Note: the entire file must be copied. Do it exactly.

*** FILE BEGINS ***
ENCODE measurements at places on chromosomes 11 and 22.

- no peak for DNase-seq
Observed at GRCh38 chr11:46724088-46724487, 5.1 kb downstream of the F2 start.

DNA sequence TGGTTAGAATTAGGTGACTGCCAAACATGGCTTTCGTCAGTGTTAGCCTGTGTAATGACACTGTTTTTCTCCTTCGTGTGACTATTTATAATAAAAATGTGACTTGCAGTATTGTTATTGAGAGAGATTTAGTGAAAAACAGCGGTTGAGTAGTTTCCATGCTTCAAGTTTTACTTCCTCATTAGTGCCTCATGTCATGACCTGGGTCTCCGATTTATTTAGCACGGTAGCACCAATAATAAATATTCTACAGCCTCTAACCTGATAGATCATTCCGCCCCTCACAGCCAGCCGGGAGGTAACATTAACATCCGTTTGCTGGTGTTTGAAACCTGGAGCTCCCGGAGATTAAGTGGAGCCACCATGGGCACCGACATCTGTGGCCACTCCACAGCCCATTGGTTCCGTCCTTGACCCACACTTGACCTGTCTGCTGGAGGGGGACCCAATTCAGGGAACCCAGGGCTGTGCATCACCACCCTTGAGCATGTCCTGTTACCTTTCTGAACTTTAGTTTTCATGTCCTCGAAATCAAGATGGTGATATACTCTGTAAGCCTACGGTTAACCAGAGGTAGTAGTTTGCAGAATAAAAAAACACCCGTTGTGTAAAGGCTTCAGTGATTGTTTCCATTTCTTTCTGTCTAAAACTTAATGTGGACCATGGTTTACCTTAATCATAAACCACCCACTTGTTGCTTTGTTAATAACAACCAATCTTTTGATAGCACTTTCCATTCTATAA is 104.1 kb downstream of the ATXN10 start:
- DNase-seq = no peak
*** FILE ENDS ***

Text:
ENCODE measurements at places on chromosomes 11 and 22.

- no peak for DNase-seq
Observed at GRCh38 chr11:46724088-46724487, 5.1 kb downstream of the F2 start.

DNA sequence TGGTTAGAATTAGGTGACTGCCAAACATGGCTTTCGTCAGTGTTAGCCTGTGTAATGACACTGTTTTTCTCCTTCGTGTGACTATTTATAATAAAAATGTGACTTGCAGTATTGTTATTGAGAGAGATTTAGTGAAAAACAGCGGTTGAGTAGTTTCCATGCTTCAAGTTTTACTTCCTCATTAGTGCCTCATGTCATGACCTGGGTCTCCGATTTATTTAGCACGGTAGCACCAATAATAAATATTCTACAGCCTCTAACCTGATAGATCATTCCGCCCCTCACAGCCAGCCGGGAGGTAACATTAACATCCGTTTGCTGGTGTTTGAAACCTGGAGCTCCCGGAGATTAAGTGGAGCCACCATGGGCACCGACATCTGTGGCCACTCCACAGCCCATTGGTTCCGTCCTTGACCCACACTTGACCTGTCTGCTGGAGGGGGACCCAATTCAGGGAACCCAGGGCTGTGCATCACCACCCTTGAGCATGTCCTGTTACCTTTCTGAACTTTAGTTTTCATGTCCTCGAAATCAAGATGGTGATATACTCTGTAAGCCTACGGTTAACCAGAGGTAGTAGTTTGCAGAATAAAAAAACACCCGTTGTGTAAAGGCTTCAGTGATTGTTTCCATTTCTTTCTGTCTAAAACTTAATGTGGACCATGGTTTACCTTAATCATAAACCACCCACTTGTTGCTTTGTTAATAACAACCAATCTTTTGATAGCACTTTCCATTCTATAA is 104.1 kb downstream of the ATXN10 start:
- DNase-seq = no peak